Eyes Of A Child
World On Film returns after a slight absence (did anyone notice?) with a trip to Cambodia, where proof that our species is highly selective about its morality is cast in the stark light of hypocrisy as the child sex trade and those who perpetuate it form the basis for:
(2006) Written by Guy Moshe & Guy Jacobson Directed by Guy Moshe
“There’s crime, and there’s crime. These people already have a reservation for Hell. They care about nothing. Your life, maybe $5 and I will miss you.”
An American expat in Cambodia, deadened to the realities of life there after many years of living in the country and dealing in stolen artifacts, is suddenly awoken from his torpor when he encounters Holly, a 12-year-old Vietnamese girl sold into sex slavery. Attempting to rescue her from her fate, he discovers that saving even one of the millions of victims to child trafficking in South-East Asia may be a lot harder than expected.
A co-production between the U.S, France, Israel, and Cambodia, Holly is a compelling, yet unsurprisingly horrifying and tragic window into the global child sex industry, with over 2 million unwitting minors sold into sex slavery every year, according to the U.N. Although a fictitious account, the film is part of the producers’ K11 Project (http://www.myspace.com/priorityfilms), an attempt to raise public awareness of the issue. Jacobson chose Cambodia for his setting following an eye-opening visit to the country years earlier, where he found himself repeatedly approached by young children on the streets of Cambodia offering up their bodies.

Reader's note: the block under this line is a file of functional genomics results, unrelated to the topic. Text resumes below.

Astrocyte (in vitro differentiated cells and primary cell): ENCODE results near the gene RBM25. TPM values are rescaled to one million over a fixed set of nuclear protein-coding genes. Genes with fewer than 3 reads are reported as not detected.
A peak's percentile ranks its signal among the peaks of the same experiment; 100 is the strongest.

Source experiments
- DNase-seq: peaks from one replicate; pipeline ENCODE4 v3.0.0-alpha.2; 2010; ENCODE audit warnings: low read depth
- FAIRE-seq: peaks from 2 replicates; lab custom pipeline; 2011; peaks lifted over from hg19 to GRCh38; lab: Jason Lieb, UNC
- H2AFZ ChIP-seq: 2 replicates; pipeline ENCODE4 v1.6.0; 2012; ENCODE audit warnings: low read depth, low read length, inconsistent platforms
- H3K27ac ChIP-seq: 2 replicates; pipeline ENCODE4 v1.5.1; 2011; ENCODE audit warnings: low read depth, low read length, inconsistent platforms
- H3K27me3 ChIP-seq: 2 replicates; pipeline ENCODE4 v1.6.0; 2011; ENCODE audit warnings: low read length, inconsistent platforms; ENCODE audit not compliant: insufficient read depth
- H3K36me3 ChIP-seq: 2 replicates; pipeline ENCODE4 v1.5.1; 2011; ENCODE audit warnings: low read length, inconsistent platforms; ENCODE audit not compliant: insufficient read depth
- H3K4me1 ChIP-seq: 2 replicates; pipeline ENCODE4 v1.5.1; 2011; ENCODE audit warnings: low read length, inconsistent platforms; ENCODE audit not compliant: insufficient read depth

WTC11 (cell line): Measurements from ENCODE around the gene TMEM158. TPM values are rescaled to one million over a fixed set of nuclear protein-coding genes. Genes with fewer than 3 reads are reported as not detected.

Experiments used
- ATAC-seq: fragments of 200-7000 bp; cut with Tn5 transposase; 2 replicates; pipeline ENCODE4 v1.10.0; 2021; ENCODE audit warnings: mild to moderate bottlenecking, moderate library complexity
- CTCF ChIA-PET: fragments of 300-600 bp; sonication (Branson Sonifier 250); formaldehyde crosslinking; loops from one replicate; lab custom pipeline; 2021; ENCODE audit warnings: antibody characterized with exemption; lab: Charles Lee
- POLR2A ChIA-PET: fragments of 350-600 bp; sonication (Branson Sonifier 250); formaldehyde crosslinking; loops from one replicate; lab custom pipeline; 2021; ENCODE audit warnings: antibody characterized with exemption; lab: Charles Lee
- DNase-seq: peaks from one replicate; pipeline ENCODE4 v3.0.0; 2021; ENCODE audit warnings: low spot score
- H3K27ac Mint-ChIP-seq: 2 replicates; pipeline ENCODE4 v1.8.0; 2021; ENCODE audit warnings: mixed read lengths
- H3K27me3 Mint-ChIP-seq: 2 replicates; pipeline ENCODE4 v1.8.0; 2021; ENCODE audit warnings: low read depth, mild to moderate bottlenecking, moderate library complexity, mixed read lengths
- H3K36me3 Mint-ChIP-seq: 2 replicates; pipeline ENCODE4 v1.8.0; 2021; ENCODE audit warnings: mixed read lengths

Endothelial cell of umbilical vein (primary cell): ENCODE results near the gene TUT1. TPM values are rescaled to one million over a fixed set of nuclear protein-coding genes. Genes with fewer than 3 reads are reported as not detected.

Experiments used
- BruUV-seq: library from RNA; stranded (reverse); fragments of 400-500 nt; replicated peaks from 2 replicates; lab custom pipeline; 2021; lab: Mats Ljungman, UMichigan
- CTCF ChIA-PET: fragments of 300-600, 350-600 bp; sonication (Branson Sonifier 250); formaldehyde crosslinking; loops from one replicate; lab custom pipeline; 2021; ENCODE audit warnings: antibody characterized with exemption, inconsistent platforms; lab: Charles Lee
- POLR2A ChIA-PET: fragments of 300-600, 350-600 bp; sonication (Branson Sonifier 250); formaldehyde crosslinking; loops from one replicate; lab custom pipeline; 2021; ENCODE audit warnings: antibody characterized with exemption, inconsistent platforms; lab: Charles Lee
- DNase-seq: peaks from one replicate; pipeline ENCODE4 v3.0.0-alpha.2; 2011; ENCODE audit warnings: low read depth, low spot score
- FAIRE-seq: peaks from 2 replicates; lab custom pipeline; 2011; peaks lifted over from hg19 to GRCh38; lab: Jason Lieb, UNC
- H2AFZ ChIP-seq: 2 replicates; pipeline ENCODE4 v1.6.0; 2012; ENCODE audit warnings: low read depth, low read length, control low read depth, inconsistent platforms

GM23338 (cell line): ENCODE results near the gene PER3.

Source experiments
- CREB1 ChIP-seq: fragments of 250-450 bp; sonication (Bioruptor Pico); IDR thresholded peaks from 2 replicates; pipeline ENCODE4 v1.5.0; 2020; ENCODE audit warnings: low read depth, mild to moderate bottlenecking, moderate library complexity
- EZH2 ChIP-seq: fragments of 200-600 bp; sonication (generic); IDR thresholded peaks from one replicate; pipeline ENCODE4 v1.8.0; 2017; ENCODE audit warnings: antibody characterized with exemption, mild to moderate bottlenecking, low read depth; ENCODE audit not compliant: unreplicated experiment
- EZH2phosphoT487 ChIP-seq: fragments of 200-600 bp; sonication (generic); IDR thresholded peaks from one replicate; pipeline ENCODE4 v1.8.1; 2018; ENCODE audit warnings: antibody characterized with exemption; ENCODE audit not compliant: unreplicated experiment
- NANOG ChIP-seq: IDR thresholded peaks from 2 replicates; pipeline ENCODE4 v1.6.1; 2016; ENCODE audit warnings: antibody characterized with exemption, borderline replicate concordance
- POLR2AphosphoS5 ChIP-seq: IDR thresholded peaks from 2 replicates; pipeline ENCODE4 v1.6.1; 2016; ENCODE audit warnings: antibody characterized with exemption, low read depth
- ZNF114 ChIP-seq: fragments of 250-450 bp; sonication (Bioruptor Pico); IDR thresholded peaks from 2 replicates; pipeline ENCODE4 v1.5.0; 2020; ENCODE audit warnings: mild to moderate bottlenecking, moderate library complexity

Indeed, the real power of the film lies in the extensive location shooting in the country, including many scenes shot in actual Phnom Penh brothels where trafficked girls end up after having been sold by destitute parents unable to provide for them and not given the full picture as to their offspring’s fate. It is implied in Holly that a fair portion of the underage children facing this tragic future in Cambodia are often smuggled from neighbouring Vietnam. At one point, the eponymous victim explains to her would-be rescuer that parents like hers were forced to balance the cold equations of basic survival, and had little chance of making a living other than by selling her off. Such is a decision that anyone not of an impoverished society (ie, you and I) may struggle to fathom, and therein underscores the truly desperate nature of the Third World. This is even assuming that the children were not simply abducted in public.
“Holly is a compelling, yet unsurprisingly horrifying and tragic window into the global child sex industry.”